Women's health care provider Planned Parenthood is endorsing Hillary Clinton in the Democratic presidential race but says that won’t mean negative campaigning against her opponents in the primaries.
The endorsement by the group’s political arm is Planned Parenthood’s first time wading into a presidential primary, and it comes as Clinton remains locked in a tight contest with Vermont Sen. Bernie Sanders in Iowa and New Hampshire, the first caucus and primary states. Former Maryland Gov. Martin O’Malley trails both rivals in the race.
Accepting the endorsement Sunday in New Hampshire, Clinton sought to energize her Democratic base with a passionate pledge to always protect reproductive rights. And she painted a dark picture of what women’s health care would look like under a Republican president, singling out two of the top Republican contenders.
“Donald Trump and Ted Cruz and their powerful friends may be trying to drag us back to the Stone Age, but we’ve got our sights set on the future,” she said.
Trump said last year that he agreed “the abortion aspect” of Planned Parenthood should not receive government funding but did not necessarily support defunding the entire organization.
Cruz led a series of conference calls with pastors across the country to mobilize churchgoers in the fight to cut taxpayer funding to the group.
Clinton warned the crowd that electing a Republican president would eliminate Democrats' firewall between a repeal of the president’s signature health care overhaul law, Republican efforts to defund Planned Parenthood and the appointment of “right wing” justices to the Supreme Court.
Planned Parenthood is a large provider of abortion and reproductive health services and has become a lightning rod in the 2016 campaign. Most Republican presidential candidates object to continued federal financing of the organization.
Cecile Richards, the president of Planned Parenthood, said the group is making an early endorsement so that it can begin reminding voters about the Republican candidates’ “extreme” positions on abortion rights and women’s health. The group plans to spend at least $20 million in the 2016 campaign.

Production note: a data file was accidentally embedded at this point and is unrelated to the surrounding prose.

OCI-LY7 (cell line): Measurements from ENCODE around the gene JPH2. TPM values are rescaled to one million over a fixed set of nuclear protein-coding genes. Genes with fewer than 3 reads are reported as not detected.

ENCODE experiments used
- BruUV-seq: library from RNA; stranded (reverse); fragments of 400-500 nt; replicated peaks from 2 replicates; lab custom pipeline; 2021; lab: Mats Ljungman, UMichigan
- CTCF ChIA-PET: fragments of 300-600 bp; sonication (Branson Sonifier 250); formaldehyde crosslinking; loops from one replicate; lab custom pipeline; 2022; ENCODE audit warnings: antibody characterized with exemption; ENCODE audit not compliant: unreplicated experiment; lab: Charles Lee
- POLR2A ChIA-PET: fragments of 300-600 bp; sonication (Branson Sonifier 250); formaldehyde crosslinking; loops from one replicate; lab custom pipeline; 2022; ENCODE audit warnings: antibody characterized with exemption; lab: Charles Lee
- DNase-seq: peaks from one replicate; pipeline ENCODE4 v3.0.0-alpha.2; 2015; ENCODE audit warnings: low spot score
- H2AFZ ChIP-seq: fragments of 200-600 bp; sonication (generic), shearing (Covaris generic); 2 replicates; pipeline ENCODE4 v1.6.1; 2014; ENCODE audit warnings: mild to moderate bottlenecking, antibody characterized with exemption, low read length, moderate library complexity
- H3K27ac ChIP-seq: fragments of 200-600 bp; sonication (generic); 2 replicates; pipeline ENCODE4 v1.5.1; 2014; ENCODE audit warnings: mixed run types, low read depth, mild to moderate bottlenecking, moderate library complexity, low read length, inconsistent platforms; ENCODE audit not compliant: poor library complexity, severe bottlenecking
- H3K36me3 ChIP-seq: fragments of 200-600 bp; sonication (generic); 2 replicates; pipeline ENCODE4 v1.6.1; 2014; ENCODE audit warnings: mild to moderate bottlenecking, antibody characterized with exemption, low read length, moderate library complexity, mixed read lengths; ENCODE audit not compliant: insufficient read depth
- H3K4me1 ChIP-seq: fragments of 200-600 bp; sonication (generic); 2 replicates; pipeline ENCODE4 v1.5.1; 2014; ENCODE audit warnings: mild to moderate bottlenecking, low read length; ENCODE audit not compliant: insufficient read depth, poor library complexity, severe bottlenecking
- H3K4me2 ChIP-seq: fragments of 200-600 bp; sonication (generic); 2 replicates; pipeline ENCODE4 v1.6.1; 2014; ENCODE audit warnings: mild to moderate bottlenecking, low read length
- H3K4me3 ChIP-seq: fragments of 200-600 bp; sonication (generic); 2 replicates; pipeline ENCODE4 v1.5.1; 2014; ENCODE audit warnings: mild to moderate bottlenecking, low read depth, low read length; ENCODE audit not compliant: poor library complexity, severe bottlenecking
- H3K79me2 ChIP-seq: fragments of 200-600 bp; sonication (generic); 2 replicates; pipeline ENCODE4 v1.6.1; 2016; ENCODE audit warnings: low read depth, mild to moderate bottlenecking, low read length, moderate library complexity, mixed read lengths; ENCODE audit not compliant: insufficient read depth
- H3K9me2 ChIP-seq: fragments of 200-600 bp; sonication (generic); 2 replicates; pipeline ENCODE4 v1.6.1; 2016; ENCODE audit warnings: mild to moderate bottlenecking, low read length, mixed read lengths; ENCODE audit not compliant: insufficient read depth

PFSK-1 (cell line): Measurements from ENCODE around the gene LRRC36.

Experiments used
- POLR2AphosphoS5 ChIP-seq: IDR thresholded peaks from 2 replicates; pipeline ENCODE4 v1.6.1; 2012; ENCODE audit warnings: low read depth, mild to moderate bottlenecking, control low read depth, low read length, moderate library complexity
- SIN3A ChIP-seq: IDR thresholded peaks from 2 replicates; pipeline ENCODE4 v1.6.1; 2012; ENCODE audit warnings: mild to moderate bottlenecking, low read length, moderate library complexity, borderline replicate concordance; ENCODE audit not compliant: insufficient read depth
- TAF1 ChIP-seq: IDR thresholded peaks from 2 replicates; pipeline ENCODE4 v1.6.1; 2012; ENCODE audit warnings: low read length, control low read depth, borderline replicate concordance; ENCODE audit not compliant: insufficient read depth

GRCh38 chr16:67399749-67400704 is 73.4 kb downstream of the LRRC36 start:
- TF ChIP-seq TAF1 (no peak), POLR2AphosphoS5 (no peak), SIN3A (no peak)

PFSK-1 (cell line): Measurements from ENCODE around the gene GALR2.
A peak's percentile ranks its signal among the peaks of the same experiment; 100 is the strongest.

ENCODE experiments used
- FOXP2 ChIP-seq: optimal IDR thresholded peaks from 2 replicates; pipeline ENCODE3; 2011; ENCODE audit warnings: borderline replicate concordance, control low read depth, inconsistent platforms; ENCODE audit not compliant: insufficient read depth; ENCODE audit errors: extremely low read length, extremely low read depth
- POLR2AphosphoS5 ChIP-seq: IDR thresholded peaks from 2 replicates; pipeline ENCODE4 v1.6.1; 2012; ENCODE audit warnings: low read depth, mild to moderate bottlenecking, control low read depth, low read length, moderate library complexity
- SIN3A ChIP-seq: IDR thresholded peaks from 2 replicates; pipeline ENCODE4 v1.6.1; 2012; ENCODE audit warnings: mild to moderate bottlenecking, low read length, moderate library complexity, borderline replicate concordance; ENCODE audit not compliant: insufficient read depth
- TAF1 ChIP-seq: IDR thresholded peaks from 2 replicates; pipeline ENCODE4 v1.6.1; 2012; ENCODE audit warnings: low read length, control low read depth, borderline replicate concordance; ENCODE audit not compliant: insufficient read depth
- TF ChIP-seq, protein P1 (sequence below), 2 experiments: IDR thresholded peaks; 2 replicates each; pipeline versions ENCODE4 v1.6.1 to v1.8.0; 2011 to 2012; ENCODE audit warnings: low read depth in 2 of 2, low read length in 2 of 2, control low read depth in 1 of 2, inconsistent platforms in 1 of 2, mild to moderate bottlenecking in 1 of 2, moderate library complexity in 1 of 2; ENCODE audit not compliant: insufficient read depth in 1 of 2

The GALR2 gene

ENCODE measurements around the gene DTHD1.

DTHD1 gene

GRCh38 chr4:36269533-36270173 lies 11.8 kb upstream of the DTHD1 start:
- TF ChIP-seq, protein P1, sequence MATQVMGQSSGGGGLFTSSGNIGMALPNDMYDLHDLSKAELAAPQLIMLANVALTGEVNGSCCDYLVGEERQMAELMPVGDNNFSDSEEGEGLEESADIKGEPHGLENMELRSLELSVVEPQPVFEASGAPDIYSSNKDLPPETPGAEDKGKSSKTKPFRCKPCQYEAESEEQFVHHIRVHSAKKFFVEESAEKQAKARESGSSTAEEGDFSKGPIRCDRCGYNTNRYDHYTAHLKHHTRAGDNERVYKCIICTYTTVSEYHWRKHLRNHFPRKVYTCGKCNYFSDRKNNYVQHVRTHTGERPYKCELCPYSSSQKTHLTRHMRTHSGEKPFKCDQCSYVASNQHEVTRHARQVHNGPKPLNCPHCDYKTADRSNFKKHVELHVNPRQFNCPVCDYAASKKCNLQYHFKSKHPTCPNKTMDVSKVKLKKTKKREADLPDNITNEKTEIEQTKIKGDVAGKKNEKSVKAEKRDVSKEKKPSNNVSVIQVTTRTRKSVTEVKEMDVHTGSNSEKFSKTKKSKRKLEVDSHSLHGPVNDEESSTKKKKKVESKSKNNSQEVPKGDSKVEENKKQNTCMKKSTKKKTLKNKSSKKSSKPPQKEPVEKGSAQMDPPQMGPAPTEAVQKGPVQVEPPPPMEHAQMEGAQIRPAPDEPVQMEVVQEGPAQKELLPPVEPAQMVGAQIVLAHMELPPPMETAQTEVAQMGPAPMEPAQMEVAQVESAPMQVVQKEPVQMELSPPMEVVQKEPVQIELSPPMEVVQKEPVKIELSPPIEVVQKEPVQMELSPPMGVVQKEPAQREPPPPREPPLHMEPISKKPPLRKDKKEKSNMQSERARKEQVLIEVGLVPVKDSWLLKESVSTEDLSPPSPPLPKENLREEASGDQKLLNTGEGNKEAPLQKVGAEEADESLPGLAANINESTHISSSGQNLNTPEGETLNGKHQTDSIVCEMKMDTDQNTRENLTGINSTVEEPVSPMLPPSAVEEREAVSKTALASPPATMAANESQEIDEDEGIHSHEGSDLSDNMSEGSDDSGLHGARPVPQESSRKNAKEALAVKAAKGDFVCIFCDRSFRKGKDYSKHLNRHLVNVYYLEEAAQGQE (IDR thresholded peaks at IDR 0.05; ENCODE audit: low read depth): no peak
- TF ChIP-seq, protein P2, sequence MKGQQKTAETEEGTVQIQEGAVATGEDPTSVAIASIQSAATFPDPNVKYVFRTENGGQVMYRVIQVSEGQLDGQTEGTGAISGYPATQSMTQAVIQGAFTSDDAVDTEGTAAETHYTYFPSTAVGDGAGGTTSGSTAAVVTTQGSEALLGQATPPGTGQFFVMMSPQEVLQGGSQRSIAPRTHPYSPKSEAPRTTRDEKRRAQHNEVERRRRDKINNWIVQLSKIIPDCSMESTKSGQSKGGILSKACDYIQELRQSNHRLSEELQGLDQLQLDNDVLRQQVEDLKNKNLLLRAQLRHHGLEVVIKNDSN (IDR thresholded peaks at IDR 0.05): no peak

“I don’t know that it has been particularly clear in the Republican primary just exactly how extreme these candidates are,” she said.
Although Planned Parenthood doesn’t plan to campaign against Sanders and O’Malley, Richards highlighted Clinton’s long record of supporting women’s health care, from her time at the Children’s Defense Fund to tenure as first lady and a U.S. senator from New York.
“We don’t need just a friend, a solid vote, a supporting statement. We need a fighter,” Richards said.
Many Republicans stepped up their criticism of Planned Parenthood after anti-abortion activists released underground video that showed employees discussing the use of fetal tissue for medical research, which anti-abortion activists said was proof that it was harvesting fetal organs for profit. Planned Parenthood has said the videos are doctored and that the conversations are misrepresented, but many Republican lawmakers want to revoke the group’s federal funding.
Former Florida Gov. Jeb Bush drew anger from women’s health advocates when he said, “I’m not sure we need half a billion dollars for women’s health issues” and claimed the group “is not actually doing women’s health issues.”
Last year neurosurgeon Ben Carson told Fox News that “one of the reasons that you find most of their clinics in black neighborhoods is so that you can find ways to control that population.” Planned Parenthood has said Carson is “wrong on the facts” and “flat-out insulting” and that Margaret Sanger’s belief in eugenics was concerned with women’s right to choose when and whether to have a child.
Al Jazeera with The Associated Press